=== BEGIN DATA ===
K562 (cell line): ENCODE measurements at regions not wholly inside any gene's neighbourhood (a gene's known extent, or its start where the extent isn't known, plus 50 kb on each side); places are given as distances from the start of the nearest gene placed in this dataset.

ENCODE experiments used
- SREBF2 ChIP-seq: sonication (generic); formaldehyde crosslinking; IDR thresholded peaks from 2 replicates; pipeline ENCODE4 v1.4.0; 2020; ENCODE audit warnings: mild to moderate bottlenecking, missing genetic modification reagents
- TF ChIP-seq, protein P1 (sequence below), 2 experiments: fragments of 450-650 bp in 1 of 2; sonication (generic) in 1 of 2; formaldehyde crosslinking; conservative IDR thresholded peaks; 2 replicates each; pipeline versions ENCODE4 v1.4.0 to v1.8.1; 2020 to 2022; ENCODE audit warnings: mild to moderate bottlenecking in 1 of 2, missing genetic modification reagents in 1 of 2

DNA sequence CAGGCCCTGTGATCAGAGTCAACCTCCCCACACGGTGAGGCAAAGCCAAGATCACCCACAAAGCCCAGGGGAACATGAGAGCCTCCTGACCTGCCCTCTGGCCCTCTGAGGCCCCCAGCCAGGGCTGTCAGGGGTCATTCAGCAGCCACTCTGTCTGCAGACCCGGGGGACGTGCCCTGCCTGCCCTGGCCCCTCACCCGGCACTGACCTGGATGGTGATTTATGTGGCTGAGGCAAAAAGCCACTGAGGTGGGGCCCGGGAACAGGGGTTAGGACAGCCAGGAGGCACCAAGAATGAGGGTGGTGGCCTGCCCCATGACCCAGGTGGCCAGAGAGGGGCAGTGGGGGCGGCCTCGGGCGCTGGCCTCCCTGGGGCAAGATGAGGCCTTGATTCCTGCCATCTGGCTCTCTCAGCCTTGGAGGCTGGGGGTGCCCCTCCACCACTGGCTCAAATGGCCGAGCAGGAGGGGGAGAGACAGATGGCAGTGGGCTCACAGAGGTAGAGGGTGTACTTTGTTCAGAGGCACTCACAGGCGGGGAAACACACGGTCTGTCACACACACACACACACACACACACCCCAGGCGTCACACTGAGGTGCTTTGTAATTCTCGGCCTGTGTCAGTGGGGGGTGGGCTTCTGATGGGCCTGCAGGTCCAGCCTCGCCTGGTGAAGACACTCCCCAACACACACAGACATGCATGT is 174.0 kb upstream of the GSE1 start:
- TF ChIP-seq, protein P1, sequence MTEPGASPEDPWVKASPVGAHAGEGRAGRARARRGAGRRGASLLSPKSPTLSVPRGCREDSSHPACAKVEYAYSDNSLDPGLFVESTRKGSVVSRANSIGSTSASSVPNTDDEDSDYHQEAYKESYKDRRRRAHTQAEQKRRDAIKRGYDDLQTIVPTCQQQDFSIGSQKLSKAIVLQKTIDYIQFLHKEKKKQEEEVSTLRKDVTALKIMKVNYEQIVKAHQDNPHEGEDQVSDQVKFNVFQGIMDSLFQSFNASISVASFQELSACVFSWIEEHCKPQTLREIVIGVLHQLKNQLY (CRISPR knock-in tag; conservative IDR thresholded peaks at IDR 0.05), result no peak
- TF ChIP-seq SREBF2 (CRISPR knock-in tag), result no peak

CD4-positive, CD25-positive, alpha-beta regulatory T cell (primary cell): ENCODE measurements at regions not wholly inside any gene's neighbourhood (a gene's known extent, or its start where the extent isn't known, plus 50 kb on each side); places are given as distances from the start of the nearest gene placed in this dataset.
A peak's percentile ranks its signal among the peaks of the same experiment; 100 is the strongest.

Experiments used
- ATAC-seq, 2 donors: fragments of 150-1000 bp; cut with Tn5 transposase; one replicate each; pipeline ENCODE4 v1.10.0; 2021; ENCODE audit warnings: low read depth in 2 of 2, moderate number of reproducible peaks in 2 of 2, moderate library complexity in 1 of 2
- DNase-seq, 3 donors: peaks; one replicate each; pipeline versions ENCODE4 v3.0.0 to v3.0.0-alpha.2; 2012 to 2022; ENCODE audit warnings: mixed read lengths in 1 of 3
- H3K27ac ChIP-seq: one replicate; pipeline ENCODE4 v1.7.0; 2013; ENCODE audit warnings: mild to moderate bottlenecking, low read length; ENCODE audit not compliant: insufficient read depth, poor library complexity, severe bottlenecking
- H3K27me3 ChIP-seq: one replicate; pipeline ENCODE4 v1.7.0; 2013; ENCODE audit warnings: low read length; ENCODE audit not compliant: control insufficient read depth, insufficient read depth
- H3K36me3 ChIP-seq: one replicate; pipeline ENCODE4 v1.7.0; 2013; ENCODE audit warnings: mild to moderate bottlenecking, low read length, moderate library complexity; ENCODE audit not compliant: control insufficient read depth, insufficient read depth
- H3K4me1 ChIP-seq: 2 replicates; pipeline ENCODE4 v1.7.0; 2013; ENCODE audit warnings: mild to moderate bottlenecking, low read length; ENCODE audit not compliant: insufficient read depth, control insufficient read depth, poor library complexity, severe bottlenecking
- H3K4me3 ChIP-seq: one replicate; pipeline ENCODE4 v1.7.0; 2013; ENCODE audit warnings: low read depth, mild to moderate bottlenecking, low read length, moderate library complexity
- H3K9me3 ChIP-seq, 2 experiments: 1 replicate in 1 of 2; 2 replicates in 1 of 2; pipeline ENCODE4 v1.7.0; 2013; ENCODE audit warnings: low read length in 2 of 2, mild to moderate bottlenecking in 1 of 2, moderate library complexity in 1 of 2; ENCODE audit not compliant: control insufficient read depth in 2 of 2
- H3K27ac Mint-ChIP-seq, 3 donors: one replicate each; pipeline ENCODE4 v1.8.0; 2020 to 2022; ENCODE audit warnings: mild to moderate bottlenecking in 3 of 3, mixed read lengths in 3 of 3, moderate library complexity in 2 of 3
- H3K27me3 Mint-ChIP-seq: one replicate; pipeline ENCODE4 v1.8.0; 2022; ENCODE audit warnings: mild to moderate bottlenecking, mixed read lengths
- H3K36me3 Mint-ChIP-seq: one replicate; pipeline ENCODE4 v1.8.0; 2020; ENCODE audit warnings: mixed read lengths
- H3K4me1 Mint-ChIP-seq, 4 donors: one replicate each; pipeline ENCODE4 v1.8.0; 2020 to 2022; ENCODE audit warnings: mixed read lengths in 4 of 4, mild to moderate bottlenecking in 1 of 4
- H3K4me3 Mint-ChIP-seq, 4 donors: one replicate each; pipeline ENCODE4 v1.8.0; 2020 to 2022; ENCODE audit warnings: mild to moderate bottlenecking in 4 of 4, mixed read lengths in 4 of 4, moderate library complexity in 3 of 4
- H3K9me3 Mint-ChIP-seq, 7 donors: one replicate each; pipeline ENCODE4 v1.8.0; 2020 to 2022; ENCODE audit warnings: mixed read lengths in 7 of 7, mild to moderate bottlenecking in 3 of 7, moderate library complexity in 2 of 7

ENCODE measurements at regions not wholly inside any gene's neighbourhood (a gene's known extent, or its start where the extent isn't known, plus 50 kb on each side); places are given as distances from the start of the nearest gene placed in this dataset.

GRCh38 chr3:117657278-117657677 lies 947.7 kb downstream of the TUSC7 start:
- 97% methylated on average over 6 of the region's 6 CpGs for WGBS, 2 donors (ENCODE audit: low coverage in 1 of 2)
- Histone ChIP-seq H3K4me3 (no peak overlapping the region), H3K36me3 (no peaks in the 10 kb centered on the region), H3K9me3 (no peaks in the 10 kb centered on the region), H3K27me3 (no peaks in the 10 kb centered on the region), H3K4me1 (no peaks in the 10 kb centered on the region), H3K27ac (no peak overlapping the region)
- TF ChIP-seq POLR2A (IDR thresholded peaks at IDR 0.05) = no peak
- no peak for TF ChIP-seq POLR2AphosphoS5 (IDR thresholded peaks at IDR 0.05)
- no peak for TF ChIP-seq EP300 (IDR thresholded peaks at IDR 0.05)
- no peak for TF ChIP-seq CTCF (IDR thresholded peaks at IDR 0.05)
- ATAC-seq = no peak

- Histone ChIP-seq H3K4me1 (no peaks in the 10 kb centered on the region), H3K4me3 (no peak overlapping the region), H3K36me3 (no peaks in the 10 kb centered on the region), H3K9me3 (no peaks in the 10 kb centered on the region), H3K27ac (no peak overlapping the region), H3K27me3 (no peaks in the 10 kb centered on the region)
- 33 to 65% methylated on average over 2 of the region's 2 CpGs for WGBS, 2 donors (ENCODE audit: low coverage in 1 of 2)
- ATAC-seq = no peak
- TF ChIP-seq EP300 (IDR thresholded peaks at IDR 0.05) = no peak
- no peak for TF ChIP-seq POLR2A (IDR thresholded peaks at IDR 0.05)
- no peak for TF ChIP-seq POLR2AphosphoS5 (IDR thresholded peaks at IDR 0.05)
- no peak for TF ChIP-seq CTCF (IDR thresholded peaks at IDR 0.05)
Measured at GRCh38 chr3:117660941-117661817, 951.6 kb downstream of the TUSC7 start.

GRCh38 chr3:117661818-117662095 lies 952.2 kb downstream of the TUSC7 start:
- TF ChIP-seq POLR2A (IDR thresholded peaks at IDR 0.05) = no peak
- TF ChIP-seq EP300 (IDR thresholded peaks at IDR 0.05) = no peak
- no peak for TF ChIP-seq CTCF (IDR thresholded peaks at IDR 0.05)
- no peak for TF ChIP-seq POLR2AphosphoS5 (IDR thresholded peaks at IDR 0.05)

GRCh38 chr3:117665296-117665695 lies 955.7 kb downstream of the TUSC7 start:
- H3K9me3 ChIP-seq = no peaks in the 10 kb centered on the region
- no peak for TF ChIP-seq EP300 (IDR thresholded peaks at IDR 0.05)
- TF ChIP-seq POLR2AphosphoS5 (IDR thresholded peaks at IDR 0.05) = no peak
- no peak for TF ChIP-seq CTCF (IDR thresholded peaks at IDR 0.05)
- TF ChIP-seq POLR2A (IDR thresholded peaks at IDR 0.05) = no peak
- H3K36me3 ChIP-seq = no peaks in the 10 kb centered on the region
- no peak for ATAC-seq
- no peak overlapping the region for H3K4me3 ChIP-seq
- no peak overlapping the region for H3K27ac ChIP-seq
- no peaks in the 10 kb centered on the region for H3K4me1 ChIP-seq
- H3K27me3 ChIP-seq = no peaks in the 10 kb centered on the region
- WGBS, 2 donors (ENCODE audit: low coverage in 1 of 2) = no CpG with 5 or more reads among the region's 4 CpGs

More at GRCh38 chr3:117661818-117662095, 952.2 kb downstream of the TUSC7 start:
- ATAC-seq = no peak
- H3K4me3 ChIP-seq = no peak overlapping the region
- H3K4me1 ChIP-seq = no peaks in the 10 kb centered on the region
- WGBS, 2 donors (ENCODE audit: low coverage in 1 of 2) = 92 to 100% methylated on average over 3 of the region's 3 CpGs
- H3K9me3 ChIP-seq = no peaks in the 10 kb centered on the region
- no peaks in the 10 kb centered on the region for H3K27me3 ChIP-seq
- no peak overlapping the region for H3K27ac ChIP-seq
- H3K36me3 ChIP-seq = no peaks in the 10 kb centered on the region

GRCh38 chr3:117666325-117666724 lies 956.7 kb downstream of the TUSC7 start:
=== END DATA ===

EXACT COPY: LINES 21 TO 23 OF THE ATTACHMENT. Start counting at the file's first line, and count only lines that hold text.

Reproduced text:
- H3K36me3 Mint-ChIP-seq: one replicate; pipeline ENCODE4 v1.8.0; 2020; ENCODE audit warnings: mixed read lengths
- H3K4me1 Mint-ChIP-seq, 4 donors: one replicate each; pipeline ENCODE4 v1.8.0; 2020 to 2022; ENCODE audit warnings: mixed read lengths in 4 of 4, mild to moderate bottlenecking in 1 of 4
- H3K4me3 Mint-ChIP-seq, 4 donors: one replicate each; pipeline ENCODE4 v1.8.0; 2020 to 2022; ENCODE audit warnings: mild to moderate bottlenecking in 4 of 4, mixed read lengths in 4 of 4, moderate library complexity in 3 of 4